School of Music & Fine Art launches new series of Visiting Artist Talks with Benedict Drew

TIFF Kaput Exhibition at QUAD Jul 15 credit Charlotte Jopling-51

The School of Music and Fine Art, part of the University of Kent’s Medway campus,  is proud to announce the new series of Visiting Artist Talks, which are FREE to attend but booking is required. Please email mfareception@kent.ac.uk to reserve your place.The venue is the stunning restored Church in the Chatham Historic Dockyard.

Artists, writers, filmmakers, curators and performers, each speaker renowned in their own field, will pose distinct and searching questions to address the urgent concerns of our age. Guests will provide a detailed presentation of their work, sharing their experiences of navigating the complex multifaceted art world.

Launching the programme at 6.15pm on Tuesday November 10th is international Kent-based artist Benedict Drew, who works across video, sculpture, music and their associated technologies. Born in 1977, he graduated from Slade School of Fine Art in 2011 and was a LUX Associate Artist (2011/12). Drew’s often chaotic environments and installations feature screens, cables and small-scale anthropomorphised sculptures made from lo-fi materials such as tin foil and, occasionally, mud. Intended as a response to our ‘over-saturated digital realm’. Drew’s installations are attempts to ‘articulate the horror of the modern world.’

The artist says: ‘I make videos and music and exhibitions and picture and sculptures. I am interested in the potential of these combinations to create an ecstatic and sometimes abject alternative universe.’ A review from the current British Art Show observes: http://afternoondust.co.uk/blog/british-art-show-8#.VilIkxCrRR0

Benedict Drew’s “Sequencer” is all about stuff: sticky, splodgy, gooey stuff, material through and through. His film presented across multiple screens is full of rough, ready landscapes of dirt and rock juxtaposed with paint erupting like volcanoes or oil burps. It’s also full of holes: holes that gape like ears, squish and stretch like mouths, or wobble like the cones of the speakers scattered prominently in front of the screens, spewing out squelchy psychedelic goop. Yep, it’s all about stuff, and that stuff is sound: gleefully trashing the painstaking refinement and posed ephemerality of much of contemporary sound art, Drew gives us an earful of messy, splurging sonic substance that injects the silent, airtight contemporary landscape with a gelatinous, technologically-mediated roar. The horror of the Real — the material encounter with a thingy world beyond the control of language — becomes the bass pulse you can feel.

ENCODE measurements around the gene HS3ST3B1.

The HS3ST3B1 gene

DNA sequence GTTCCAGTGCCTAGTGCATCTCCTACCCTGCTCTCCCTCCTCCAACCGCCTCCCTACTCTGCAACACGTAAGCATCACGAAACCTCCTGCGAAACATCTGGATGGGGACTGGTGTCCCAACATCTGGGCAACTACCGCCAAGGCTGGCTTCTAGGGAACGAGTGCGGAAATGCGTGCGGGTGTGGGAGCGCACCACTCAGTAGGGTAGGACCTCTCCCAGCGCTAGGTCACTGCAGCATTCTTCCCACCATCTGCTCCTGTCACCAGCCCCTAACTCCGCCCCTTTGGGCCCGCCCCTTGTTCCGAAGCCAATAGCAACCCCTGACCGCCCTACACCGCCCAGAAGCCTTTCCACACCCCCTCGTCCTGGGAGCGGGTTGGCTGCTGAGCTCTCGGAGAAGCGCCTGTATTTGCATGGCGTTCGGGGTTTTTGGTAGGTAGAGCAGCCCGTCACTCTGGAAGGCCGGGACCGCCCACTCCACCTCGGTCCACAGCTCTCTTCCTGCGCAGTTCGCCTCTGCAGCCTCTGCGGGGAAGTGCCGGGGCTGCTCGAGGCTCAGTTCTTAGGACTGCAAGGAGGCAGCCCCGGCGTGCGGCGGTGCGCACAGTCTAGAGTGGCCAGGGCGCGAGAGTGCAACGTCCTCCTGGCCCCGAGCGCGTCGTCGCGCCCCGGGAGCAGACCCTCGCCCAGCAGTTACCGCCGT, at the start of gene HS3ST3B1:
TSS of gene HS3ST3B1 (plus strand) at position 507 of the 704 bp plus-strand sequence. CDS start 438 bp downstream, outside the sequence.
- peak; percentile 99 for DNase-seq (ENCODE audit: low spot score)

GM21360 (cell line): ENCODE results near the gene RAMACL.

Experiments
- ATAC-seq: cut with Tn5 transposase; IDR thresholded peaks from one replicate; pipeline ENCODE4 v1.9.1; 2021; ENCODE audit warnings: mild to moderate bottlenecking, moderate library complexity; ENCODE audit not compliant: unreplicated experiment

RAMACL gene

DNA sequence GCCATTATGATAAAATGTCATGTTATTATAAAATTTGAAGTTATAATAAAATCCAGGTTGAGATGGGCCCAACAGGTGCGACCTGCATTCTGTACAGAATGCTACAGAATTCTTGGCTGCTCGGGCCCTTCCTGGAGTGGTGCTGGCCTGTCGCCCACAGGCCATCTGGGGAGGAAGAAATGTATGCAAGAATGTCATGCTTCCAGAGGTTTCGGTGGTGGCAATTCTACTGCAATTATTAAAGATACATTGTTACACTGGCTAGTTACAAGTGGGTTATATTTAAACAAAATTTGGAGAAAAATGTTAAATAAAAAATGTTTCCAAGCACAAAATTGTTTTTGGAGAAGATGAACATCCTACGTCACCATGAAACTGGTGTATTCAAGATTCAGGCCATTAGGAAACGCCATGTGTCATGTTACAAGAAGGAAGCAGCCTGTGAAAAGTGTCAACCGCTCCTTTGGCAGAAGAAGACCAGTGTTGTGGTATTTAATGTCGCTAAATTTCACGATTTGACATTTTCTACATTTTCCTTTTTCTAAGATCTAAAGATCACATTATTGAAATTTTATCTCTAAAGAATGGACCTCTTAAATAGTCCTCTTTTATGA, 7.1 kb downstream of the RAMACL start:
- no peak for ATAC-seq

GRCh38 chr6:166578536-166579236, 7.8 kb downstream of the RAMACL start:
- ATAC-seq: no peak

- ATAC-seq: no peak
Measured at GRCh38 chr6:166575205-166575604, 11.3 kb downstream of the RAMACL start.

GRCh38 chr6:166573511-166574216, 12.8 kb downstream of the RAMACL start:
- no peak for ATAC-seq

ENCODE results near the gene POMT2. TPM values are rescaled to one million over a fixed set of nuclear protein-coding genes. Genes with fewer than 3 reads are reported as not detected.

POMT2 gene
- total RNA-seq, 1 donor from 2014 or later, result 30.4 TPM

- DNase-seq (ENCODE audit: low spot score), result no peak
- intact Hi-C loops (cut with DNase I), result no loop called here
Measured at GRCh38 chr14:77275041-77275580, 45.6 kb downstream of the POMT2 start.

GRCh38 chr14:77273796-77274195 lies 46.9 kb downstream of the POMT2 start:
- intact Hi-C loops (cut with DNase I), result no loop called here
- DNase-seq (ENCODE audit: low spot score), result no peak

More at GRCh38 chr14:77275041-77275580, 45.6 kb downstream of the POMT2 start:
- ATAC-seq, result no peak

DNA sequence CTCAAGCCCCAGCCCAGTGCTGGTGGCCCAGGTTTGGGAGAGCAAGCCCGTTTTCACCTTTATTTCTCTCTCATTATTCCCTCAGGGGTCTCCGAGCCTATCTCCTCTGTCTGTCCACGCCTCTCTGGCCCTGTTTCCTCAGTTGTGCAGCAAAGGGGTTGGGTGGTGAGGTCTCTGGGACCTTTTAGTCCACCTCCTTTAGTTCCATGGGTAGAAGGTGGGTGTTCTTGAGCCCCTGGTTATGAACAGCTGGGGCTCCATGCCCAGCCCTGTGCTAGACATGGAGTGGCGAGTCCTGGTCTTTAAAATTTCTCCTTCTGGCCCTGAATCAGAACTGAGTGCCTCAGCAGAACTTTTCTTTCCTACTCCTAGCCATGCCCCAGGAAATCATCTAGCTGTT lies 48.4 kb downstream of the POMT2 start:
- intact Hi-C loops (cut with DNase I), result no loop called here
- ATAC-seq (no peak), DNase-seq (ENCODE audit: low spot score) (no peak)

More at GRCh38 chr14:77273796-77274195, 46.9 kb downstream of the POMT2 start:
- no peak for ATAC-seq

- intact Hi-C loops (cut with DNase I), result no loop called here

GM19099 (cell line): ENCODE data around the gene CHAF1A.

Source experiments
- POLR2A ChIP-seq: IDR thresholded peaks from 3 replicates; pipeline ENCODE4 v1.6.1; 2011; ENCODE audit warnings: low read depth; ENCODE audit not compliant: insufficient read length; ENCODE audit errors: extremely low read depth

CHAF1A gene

Represented by Matts Gallery, London, Drew’s recent solo exhibitions include: Heads May Roll, Matt’s Gallery, London; The Persuaders, Adelaide Festival, SASA Gallery Adelaide, Australia; Zero Hour Petrified, Ilam Campus Gallery, School of Fine Arts University of Canterbury, New Zealand (all 2014); The Onesie Cycle, Rhubarba, Edinburgh; Now Thing, Whitstable Biennale; This Is Feedback, Outpost, Norwich; Gliss, Cell Project Space; and The Persuaders, Circa Site / AV Festival, Newcastle (2013).

Links: http://www.benedictdrew.com/ and information on Drew’s work which attempts to tackle the anxiety and neurosis generated from the condition of dyslexia can be found here: http://events.arts.ac.uk/event/2014/12/18/Benedict-Drew-Dyslexic-Shanty/)

PHOTO CREDIT: Charlotte Jopling, TIFF KAPUT Exhibition at QUAD July 2015

Artist Goshka Macuga’s Letter travels from Chatham Historic Dockyard to Canterbury

The Letter leaving Chatham Historic Dockyard: Photo Stacey Cooper

Despite the heavy rain, at 2.15pm on Friday 18th September, led by Adam Chodzko, Senior Lecturer in Fine Art, School of Music and Fine Art at University of Kent, seven BA and MA Fine Art students and BA Event & Experience Design students left the Medway campus at Chatham Historic Dockyard to walk an enormous textile postal envelope (over 10m long) bearing the address of the Jarman Building, University of Kent. The group, dressed as Polish postal workers, delivered it to visual artist (and previous Turner Prize nominee) Goshka Macuga at the Kantorbury Symposium on the University of Kent’s Canterbury Campus at Keynes College at 6pm.

The Kantorbury Symposium took place on 18th and 19th September, with 23 UK and international speakers, performances and film screenings organised by the The European Theatre Research Network (ETRN) on the Canterbury campus, in which the life and work of Polish theatre director and visual artist Tadeusz Kantor is celebrated 100 years after his birth. The Letter refers to the famous happening by Tadeusz Kantor carried out in 1967, but also to the potential tensions occurring between art institutions and the society. At the heart of these tensions lies the censorship in Polish art after 1989, the period sometimes referred to as the cold war of artists against the society, and marked by attacks targeted at artworks, artists, curators, directors, and institutions, often committed on anti-Semitic grounds. To document those difficult times, Macuga decided to embrace within the show also the hate mail addressed to Zachęta and its then director, Anda Rottenberg. The Letter is a testament to those struggles, as well as to the ongoing transformation in the society, which has to confront its fears and prejudices in order to fully accept artistic freedom. This is how the performance looked when staged in Poland